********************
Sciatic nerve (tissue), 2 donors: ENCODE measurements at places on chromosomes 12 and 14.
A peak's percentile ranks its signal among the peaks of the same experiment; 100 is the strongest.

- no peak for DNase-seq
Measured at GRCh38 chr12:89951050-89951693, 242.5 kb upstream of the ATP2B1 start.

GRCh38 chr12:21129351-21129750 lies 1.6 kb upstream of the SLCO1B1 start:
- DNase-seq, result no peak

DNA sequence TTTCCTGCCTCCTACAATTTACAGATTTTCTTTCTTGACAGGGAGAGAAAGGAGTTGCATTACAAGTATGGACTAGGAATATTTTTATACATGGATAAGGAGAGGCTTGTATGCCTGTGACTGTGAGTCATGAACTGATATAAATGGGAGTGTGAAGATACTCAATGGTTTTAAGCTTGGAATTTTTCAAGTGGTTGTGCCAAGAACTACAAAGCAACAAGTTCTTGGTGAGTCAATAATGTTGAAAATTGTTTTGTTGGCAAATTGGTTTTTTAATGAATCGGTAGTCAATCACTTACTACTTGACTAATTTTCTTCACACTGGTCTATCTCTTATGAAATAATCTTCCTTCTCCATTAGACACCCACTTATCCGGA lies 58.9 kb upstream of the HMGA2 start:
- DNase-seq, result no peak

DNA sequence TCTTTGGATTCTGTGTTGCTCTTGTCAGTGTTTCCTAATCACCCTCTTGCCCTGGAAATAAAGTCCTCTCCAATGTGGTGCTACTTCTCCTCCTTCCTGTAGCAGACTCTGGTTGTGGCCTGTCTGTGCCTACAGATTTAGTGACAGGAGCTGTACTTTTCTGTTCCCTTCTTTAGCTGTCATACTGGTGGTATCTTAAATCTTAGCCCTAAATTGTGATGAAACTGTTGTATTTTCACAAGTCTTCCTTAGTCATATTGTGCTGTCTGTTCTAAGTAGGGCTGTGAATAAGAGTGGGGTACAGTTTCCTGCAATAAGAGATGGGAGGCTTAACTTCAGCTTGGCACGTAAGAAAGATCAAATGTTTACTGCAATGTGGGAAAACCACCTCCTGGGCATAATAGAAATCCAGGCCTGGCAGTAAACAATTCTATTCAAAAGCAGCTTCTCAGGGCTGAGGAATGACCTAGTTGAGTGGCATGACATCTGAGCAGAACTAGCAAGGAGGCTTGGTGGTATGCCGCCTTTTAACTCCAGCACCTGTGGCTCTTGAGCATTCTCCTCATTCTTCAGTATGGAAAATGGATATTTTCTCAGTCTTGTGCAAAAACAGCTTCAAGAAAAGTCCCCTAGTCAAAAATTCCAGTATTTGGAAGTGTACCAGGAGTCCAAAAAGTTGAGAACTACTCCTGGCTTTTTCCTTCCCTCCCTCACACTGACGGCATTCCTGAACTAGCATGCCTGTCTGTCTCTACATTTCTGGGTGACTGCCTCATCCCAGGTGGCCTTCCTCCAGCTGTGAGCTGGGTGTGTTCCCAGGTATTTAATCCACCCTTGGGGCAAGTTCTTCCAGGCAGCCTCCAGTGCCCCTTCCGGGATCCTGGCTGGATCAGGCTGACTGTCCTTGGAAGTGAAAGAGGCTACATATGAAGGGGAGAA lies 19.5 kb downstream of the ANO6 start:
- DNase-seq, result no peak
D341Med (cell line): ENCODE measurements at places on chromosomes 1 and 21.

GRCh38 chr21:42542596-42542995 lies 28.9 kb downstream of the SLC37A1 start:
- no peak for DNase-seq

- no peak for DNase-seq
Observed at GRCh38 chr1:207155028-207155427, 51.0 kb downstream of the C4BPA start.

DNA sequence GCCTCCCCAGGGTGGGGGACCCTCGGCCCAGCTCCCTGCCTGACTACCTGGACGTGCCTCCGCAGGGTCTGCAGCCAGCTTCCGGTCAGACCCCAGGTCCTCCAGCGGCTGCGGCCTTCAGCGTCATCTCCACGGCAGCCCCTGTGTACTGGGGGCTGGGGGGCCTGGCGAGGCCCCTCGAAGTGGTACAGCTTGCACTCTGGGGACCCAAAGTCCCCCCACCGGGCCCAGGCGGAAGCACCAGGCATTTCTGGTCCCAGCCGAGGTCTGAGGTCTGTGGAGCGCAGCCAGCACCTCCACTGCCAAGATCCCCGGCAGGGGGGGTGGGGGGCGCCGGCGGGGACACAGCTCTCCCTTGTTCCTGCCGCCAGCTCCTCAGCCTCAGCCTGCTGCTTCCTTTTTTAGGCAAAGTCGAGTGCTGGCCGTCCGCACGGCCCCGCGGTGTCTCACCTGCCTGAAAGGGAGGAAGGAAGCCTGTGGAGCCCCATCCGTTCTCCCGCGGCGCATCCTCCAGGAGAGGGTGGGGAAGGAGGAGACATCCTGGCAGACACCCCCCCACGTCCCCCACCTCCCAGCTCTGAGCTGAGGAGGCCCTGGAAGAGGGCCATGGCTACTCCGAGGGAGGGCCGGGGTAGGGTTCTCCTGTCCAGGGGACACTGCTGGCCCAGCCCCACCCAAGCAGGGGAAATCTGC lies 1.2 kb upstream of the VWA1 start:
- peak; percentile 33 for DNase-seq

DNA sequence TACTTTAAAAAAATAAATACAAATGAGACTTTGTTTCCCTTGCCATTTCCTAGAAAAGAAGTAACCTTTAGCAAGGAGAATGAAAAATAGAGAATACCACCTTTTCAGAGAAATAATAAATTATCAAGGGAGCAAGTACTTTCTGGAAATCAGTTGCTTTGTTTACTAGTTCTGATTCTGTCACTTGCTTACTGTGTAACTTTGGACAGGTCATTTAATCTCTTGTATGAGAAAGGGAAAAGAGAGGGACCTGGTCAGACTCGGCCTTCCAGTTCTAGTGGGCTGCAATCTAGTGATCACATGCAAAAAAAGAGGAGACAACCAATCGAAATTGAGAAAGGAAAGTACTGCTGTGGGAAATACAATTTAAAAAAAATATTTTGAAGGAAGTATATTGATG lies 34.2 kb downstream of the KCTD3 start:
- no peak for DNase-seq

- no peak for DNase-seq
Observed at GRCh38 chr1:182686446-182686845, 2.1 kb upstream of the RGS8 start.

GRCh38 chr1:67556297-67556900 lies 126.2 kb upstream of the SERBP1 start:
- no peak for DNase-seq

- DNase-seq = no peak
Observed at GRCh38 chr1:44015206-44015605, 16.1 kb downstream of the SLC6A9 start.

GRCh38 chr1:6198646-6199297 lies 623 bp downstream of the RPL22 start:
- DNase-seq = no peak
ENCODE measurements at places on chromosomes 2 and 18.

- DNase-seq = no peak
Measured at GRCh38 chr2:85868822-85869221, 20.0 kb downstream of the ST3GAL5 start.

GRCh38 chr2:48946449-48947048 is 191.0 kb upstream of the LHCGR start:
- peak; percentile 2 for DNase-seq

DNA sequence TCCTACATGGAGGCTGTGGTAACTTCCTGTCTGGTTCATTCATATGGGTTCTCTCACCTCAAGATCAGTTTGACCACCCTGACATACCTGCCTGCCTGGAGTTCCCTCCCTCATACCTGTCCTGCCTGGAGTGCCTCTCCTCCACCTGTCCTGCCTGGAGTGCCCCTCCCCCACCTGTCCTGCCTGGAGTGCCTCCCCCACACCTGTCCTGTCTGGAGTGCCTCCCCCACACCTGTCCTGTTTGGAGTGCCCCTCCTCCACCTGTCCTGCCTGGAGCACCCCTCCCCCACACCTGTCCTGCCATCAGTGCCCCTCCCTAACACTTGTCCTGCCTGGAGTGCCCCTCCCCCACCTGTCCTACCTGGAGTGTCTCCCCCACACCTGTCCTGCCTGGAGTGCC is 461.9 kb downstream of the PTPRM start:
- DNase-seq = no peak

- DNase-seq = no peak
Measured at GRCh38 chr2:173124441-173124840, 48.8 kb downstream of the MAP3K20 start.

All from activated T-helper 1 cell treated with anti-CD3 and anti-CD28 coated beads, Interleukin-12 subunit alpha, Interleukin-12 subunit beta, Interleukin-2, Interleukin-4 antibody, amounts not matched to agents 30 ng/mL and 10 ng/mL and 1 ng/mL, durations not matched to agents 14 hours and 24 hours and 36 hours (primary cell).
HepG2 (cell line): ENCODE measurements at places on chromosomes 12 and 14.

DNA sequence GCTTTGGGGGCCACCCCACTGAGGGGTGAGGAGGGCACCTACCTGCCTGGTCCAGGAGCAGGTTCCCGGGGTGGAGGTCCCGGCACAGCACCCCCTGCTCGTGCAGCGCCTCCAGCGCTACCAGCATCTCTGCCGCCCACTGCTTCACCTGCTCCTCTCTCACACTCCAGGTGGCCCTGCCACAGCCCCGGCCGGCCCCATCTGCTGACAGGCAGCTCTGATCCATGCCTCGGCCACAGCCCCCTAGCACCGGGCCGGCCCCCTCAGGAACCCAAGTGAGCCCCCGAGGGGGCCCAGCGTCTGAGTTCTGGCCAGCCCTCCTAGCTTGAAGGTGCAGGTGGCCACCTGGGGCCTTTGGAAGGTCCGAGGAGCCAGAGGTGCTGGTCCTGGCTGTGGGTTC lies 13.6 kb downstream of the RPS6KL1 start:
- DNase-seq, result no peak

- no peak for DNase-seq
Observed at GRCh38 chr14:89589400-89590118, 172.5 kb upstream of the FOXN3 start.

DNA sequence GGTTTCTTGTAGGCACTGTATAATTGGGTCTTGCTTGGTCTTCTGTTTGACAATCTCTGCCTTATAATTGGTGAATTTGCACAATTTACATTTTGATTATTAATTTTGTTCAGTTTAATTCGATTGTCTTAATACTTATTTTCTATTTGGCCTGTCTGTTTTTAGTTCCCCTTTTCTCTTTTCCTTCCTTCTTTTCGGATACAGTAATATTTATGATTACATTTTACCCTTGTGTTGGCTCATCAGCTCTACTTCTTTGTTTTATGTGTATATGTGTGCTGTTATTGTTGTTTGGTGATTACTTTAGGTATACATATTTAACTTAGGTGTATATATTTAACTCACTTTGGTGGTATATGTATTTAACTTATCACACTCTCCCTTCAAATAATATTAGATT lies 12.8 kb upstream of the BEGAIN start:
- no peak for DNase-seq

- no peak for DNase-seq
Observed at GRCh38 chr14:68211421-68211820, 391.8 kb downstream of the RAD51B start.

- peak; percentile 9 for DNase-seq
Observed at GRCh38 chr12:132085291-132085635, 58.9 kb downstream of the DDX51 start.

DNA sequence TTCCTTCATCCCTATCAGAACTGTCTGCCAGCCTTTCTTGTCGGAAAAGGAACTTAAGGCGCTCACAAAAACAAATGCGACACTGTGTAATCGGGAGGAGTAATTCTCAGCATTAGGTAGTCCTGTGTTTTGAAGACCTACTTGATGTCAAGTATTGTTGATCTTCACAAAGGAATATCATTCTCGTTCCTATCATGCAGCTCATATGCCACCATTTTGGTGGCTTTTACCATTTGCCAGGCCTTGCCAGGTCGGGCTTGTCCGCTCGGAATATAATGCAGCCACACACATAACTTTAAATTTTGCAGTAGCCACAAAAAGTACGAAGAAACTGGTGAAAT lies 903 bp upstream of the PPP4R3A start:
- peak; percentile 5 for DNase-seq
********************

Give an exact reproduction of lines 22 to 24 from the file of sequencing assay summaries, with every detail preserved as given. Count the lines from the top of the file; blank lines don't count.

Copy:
GRCh38 chr1:67556297-67556900 lies 126.2 kb upstream of the SERBP1 start:
- no peak for DNase-seq

- DNase-seq = no peak